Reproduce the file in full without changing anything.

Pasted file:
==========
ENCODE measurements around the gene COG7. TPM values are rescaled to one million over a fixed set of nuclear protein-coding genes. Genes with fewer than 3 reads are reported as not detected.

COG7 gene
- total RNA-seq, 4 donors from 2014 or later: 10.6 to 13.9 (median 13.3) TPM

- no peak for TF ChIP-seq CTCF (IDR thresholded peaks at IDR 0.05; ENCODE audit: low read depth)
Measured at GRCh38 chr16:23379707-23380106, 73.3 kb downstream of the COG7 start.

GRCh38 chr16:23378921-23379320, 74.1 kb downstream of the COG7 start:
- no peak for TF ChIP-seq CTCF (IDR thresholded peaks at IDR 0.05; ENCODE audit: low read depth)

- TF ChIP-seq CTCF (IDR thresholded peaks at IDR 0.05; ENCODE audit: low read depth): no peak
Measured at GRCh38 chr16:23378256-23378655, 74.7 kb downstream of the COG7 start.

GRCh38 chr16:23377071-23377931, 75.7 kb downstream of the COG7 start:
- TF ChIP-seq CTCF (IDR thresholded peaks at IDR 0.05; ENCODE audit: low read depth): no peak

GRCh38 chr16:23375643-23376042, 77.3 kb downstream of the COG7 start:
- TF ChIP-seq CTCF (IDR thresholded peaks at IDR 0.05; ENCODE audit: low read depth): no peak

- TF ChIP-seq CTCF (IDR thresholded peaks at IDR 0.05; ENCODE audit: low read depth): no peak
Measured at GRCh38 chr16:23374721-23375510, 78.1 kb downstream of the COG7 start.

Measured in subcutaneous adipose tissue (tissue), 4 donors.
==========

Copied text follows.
ENCODE measurements around the gene COG7. TPM values are rescaled to one million over a fixed set of nuclear protein-coding genes. Genes with fewer than 3 reads are reported as not detected.

COG7 gene
- total RNA-seq, 4 donors from 2014 or later: 10.6 to 13.9 (median 13.3) TPM

- no peak for TF ChIP-seq CTCF (IDR thresholded peaks at IDR 0.05; ENCODE audit: low read depth)
Measured at GRCh38 chr16:23379707-23380106, 73.3 kb downstream of the COG7 start.

GRCh38 chr16:23378921-23379320, 74.1 kb downstream of the COG7 start:
- no peak for TF ChIP-seq CTCF (IDR thresholded peaks at IDR 0.05; ENCODE audit: low read depth)

- TF ChIP-seq CTCF (IDR thresholded peaks at IDR 0.05; ENCODE audit: low read depth): no peak
Measured at GRCh38 chr16:23378256-23378655, 74.7 kb downstream of the COG7 start.

GRCh38 chr16:23377071-23377931, 75.7 kb downstream of the COG7 start:
- TF ChIP-seq CTCF (IDR thresholded peaks at IDR 0.05; ENCODE audit: low read depth): no peak

GRCh38 chr16:23375643-23376042, 77.3 kb downstream of the COG7 start:
- TF ChIP-seq CTCF (IDR thresholded peaks at IDR 0.05; ENCODE audit: low read depth): no peak

- TF ChIP-seq CTCF (IDR thresholded peaks at IDR 0.05; ENCODE audit: low read depth): no peak
Measured at GRCh38 chr16:23374721-23375510, 78.1 kb downstream of the COG7 start.

Measured in subcutaneous adipose tissue (tissue), 4 donors.